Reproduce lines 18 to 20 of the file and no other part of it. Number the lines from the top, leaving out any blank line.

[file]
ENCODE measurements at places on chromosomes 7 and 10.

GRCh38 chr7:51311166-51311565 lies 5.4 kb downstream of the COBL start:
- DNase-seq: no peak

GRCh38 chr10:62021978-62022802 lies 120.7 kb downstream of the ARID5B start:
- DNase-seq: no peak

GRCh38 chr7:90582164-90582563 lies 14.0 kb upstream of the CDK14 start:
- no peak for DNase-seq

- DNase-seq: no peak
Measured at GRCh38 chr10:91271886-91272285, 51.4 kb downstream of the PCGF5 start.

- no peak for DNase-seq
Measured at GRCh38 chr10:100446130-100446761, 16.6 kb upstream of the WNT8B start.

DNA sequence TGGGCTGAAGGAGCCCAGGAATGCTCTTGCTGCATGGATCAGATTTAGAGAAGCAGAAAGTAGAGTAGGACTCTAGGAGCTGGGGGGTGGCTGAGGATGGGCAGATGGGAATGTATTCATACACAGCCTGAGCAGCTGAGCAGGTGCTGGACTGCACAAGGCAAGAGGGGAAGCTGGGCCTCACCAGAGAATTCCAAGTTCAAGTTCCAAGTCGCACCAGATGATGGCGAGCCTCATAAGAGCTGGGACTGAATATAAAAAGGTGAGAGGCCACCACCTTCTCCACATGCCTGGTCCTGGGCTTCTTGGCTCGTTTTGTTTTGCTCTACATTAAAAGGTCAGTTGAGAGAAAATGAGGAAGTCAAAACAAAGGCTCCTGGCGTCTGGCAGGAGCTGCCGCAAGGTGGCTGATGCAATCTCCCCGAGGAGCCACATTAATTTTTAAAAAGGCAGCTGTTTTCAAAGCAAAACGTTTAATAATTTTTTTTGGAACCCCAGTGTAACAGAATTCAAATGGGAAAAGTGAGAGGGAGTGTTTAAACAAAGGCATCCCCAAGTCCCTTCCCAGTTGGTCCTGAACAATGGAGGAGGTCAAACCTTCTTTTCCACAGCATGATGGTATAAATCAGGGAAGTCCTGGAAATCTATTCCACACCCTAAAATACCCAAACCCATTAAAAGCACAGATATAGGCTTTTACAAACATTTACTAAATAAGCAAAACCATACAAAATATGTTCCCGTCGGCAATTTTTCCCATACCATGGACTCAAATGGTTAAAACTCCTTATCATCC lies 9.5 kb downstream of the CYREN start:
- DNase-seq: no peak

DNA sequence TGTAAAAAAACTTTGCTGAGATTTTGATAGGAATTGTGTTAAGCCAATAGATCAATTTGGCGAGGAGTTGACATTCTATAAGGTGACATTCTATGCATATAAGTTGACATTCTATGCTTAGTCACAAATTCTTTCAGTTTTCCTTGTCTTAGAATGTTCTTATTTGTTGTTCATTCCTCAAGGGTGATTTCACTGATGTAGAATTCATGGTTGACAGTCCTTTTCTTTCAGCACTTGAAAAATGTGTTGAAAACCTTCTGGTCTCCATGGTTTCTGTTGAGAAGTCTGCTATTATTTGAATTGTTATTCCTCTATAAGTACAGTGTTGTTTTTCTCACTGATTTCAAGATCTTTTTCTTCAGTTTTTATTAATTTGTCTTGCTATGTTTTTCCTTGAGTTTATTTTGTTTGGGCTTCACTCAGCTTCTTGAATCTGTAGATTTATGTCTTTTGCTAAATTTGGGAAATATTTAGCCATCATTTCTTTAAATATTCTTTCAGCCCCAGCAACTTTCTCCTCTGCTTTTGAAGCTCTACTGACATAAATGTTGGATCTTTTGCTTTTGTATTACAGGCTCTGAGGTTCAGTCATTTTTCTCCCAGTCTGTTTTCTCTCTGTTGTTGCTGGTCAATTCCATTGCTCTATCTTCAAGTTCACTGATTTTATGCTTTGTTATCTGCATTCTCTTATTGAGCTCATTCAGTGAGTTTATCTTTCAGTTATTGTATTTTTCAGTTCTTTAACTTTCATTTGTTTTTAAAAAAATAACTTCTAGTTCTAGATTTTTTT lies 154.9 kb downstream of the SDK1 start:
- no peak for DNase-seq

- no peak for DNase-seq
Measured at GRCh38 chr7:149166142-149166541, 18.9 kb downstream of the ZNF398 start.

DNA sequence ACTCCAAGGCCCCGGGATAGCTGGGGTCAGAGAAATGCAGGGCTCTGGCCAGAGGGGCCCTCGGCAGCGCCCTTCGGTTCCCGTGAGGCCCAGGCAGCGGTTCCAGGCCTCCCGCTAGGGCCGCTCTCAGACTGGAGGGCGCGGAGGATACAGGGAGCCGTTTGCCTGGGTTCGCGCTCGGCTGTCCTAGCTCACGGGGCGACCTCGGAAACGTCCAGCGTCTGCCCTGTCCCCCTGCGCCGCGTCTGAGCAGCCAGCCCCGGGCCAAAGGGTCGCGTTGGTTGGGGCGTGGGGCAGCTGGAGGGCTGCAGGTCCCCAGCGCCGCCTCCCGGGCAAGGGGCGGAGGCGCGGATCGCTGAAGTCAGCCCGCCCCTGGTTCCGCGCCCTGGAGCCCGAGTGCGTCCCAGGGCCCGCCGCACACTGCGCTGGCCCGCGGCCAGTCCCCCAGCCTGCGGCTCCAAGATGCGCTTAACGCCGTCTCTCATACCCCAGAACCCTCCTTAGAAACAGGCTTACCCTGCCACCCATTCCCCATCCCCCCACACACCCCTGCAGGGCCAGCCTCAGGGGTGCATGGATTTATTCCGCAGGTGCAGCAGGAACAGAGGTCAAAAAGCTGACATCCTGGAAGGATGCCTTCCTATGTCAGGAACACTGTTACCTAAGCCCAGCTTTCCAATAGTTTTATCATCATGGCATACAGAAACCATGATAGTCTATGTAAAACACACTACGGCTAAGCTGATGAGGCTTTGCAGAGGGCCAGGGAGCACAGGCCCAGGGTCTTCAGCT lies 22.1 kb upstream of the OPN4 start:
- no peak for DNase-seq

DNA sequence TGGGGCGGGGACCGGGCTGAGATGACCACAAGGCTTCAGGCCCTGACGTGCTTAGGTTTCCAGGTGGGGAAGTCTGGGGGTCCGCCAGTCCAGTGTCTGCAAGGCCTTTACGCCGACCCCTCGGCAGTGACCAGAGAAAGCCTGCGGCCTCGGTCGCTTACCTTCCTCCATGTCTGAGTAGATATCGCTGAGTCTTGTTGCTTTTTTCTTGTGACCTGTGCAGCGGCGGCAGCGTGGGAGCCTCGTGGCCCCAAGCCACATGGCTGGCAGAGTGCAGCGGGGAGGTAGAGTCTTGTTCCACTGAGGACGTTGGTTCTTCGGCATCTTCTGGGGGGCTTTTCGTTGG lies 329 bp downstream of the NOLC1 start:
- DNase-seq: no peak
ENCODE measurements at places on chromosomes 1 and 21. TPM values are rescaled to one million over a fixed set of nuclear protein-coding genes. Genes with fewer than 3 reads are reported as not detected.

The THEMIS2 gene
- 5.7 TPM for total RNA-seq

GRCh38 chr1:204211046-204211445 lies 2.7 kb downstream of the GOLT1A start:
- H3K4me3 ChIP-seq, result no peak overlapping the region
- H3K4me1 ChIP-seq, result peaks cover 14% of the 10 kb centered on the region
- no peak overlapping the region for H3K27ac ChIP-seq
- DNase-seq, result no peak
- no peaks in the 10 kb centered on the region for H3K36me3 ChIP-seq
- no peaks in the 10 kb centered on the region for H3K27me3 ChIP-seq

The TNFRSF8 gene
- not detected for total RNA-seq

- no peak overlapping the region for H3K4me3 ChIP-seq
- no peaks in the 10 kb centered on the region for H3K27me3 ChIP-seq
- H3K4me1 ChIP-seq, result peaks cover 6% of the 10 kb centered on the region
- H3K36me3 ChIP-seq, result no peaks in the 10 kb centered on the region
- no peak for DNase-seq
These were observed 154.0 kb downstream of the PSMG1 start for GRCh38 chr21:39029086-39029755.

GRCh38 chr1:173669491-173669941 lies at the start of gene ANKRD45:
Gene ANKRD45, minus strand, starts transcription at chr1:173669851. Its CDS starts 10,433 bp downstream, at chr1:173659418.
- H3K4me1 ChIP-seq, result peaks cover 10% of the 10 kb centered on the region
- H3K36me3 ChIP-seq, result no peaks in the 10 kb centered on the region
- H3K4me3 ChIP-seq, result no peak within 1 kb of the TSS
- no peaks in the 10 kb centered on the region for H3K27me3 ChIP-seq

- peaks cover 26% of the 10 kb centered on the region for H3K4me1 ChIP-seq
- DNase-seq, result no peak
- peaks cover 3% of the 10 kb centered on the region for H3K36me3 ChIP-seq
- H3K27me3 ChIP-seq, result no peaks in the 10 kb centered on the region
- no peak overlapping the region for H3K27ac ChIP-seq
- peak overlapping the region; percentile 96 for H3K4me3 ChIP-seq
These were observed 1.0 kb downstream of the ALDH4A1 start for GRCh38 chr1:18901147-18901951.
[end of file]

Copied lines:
DNA sequence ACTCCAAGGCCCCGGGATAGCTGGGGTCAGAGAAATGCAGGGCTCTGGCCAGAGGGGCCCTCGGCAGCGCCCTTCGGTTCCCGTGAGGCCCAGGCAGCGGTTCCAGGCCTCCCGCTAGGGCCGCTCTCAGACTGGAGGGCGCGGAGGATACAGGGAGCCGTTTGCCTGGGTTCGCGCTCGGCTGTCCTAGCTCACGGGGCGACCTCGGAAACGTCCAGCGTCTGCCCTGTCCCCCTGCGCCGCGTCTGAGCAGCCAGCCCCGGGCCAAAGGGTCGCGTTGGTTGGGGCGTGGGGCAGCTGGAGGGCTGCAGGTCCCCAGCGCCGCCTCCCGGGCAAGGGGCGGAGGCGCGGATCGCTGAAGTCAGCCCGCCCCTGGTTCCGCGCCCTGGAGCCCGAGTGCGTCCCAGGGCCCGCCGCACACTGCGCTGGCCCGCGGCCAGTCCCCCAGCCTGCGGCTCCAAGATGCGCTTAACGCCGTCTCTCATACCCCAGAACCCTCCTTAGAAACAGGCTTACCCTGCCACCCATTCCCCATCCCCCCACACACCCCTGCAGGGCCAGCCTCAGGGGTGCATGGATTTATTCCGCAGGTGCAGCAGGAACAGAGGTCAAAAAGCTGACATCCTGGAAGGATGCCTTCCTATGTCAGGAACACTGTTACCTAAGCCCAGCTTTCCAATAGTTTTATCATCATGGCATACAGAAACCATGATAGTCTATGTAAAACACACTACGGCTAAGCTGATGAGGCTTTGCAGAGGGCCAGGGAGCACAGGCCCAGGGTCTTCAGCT lies 22.1 kb upstream of the OPN4 start:
- no peak for DNase-seq

DNA sequence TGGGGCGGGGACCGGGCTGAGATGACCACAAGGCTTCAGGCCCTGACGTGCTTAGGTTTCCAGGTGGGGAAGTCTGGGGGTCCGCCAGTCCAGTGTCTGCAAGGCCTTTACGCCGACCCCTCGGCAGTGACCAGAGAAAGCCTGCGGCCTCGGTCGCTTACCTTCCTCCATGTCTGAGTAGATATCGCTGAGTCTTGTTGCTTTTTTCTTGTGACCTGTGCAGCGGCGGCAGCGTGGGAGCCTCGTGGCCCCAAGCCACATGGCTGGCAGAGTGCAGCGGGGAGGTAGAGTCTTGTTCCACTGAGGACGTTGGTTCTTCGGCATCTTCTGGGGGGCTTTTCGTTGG lies 329 bp downstream of the NOLC1 start: